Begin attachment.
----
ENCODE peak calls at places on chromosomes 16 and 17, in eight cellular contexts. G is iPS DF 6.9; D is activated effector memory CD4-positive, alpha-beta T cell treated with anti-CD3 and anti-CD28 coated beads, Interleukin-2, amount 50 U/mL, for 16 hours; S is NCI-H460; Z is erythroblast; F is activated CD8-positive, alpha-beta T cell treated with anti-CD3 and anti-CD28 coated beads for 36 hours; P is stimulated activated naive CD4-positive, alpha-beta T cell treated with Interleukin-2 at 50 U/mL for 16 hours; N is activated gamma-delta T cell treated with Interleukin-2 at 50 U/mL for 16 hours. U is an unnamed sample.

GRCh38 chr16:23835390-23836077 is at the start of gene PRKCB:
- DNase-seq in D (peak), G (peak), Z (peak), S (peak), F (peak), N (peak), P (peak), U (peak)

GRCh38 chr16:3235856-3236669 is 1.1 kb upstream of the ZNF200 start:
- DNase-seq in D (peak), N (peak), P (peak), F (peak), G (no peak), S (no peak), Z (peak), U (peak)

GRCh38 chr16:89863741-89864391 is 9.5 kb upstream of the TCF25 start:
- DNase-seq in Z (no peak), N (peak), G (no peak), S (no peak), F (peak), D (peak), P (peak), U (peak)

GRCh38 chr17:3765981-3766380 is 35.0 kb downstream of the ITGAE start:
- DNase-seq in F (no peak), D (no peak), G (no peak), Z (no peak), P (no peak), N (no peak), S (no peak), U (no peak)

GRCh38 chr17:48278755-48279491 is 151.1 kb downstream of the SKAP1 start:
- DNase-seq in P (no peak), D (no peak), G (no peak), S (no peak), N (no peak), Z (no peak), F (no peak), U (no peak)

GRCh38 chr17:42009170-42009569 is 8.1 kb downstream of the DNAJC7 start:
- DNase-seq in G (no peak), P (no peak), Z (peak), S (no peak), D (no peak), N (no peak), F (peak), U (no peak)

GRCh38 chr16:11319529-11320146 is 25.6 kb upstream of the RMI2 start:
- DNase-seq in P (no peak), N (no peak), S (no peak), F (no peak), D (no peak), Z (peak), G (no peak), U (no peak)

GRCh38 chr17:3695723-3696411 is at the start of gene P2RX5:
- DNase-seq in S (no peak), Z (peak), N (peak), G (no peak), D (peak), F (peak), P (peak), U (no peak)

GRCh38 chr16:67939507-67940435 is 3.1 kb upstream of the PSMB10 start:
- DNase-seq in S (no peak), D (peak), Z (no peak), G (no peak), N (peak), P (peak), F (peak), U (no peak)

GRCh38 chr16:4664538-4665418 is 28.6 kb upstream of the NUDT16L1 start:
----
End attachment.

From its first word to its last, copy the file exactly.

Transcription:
ENCODE peak calls at places on chromosomes 16 and 17, in eight cellular contexts. G is iPS DF 6.9; D is activated effector memory CD4-positive, alpha-beta T cell treated with anti-CD3 and anti-CD28 coated beads, Interleukin-2, amount 50 U/mL, for 16 hours; S is NCI-H460; Z is erythroblast; F is activated CD8-positive, alpha-beta T cell treated with anti-CD3 and anti-CD28 coated beads for 36 hours; P is stimulated activated naive CD4-positive, alpha-beta T cell treated with Interleukin-2 at 50 U/mL for 16 hours; N is activated gamma-delta T cell treated with Interleukin-2 at 50 U/mL for 16 hours. U is an unnamed sample.

GRCh38 chr16:23835390-23836077 is at the start of gene PRKCB:
- DNase-seq in D (peak), G (peak), Z (peak), S (peak), F (peak), N (peak), P (peak), U (peak)

GRCh38 chr16:3235856-3236669 is 1.1 kb upstream of the ZNF200 start:
- DNase-seq in D (peak), N (peak), P (peak), F (peak), G (no peak), S (no peak), Z (peak), U (peak)

GRCh38 chr16:89863741-89864391 is 9.5 kb upstream of the TCF25 start:
- DNase-seq in Z (no peak), N (peak), G (no peak), S (no peak), F (peak), D (peak), P (peak), U (peak)

GRCh38 chr17:3765981-3766380 is 35.0 kb downstream of the ITGAE start:
- DNase-seq in F (no peak), D (no peak), G (no peak), Z (no peak), P (no peak), N (no peak), S (no peak), U (no peak)

GRCh38 chr17:48278755-48279491 is 151.1 kb downstream of the SKAP1 start:
- DNase-seq in P (no peak), D (no peak), G (no peak), S (no peak), N (no peak), Z (no peak), F (no peak), U (no peak)

GRCh38 chr17:42009170-42009569 is 8.1 kb downstream of the DNAJC7 start:
- DNase-seq in G (no peak), P (no peak), Z (peak), S (no peak), D (no peak), N (no peak), F (peak), U (no peak)

GRCh38 chr16:11319529-11320146 is 25.6 kb upstream of the RMI2 start:
- DNase-seq in P (no peak), N (no peak), S (no peak), F (no peak), D (no peak), Z (peak), G (no peak), U (no peak)

GRCh38 chr17:3695723-3696411 is at the start of gene P2RX5:
- DNase-seq in S (no peak), Z (peak), N (peak), G (no peak), D (peak), F (peak), P (peak), U (no peak)

GRCh38 chr16:67939507-67940435 is 3.1 kb upstream of the PSMB10 start:
- DNase-seq in S (no peak), D (peak), Z (no peak), G (no peak), N (peak), P (peak), F (peak), U (no peak)

GRCh38 chr16:4664538-4665418 is 28.6 kb upstream of the NUDT16L1 start: